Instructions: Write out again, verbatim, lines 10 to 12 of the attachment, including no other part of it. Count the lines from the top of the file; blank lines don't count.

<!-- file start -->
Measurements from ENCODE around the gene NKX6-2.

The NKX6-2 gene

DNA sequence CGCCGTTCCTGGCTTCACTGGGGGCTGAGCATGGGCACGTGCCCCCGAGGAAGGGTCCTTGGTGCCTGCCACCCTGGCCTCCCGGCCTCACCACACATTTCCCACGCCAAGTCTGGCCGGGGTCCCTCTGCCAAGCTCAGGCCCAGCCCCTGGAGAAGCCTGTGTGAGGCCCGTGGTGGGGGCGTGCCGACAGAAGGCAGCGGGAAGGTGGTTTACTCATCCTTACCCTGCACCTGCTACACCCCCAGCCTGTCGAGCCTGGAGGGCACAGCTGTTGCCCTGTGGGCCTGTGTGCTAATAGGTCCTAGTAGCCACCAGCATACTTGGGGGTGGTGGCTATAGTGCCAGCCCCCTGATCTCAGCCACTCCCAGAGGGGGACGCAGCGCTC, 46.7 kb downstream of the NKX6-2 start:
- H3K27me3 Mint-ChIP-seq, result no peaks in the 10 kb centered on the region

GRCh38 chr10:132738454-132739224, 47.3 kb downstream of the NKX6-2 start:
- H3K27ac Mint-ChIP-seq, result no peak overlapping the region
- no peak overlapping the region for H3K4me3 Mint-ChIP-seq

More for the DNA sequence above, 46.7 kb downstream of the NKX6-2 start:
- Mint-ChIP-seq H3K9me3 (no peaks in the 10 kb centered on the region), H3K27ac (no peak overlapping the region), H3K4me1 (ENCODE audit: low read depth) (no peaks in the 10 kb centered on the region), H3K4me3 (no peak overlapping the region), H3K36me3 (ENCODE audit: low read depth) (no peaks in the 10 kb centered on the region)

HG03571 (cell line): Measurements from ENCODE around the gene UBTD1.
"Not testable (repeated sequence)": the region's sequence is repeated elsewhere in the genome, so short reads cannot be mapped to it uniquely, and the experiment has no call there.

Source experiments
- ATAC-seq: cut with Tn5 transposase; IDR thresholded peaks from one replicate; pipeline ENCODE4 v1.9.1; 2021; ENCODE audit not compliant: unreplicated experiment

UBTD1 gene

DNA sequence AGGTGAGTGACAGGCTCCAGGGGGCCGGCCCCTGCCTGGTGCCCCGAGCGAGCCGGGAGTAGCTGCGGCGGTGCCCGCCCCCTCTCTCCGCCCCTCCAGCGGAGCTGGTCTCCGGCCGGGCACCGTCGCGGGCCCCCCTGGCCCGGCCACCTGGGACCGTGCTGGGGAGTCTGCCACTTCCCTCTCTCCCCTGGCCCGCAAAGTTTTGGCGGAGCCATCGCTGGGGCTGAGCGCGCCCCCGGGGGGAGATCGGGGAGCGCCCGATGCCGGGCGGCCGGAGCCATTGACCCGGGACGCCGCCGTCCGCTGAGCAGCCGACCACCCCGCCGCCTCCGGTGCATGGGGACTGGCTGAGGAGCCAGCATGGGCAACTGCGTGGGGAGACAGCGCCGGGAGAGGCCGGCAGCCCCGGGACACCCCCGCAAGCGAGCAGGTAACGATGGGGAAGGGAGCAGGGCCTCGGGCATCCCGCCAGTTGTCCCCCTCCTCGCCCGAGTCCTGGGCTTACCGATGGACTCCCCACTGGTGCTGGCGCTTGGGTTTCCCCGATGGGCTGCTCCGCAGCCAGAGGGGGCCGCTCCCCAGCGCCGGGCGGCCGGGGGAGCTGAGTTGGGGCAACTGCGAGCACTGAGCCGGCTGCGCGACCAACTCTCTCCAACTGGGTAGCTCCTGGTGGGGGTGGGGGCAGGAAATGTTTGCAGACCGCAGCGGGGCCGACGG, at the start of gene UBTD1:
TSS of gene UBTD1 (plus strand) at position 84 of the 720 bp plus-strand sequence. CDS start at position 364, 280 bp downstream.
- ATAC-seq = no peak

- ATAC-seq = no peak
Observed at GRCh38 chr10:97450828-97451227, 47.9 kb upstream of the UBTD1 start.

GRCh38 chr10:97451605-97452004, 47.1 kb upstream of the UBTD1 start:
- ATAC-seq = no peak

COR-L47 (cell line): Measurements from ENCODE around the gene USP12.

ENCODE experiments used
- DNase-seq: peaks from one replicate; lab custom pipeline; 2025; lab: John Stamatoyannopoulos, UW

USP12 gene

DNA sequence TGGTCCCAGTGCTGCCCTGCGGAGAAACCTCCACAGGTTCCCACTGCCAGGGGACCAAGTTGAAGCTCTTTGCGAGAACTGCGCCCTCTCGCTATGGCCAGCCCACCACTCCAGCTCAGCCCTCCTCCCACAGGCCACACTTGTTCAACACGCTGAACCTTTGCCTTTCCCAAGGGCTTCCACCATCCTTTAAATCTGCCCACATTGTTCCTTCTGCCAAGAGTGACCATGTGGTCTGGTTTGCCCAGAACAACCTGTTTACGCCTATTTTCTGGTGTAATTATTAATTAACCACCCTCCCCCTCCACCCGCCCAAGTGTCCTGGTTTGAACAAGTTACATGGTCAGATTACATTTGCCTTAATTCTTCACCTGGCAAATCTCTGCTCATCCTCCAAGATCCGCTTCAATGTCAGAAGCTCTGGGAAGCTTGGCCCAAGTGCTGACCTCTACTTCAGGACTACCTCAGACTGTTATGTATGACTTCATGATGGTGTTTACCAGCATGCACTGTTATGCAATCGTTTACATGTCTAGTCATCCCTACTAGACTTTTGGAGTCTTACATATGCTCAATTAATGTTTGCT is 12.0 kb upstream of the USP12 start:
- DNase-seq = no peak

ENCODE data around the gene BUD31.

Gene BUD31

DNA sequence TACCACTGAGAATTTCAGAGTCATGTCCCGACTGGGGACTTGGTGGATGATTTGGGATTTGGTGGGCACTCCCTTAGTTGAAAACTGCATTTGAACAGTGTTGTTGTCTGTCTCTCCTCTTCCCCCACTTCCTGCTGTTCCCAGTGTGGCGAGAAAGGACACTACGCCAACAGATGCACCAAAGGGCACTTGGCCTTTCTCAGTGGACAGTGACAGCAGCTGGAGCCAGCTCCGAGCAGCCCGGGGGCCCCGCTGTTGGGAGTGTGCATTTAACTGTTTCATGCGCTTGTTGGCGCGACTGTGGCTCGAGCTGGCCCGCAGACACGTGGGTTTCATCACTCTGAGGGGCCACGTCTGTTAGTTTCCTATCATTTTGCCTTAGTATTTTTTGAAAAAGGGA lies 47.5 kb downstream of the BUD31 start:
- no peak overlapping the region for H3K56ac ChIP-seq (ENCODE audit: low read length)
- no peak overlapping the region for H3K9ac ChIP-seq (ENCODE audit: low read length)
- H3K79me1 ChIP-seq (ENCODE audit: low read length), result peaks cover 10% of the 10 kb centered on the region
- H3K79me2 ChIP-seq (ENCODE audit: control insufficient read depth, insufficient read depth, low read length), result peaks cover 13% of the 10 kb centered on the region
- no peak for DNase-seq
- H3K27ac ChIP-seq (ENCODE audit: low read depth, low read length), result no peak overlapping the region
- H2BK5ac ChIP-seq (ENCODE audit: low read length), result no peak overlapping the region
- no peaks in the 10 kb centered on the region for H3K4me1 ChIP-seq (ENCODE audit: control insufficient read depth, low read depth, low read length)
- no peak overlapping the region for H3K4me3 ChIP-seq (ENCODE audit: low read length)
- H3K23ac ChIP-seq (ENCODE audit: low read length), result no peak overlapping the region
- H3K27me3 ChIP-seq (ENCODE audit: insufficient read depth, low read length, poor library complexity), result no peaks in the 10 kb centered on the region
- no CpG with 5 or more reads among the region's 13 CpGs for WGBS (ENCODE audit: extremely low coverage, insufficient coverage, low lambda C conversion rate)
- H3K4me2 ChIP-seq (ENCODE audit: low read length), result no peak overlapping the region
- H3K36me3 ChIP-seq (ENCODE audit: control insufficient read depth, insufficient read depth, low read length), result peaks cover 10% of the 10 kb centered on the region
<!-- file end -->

HG03571 (cell line): Measurements from ENCODE around the gene UBTD1.
"Not testable (repeated sequence)": the region's sequence is repeated elsewhere in the genome, so short reads cannot be mapped to it uniquely, and the experiment has no call there.

Source experiments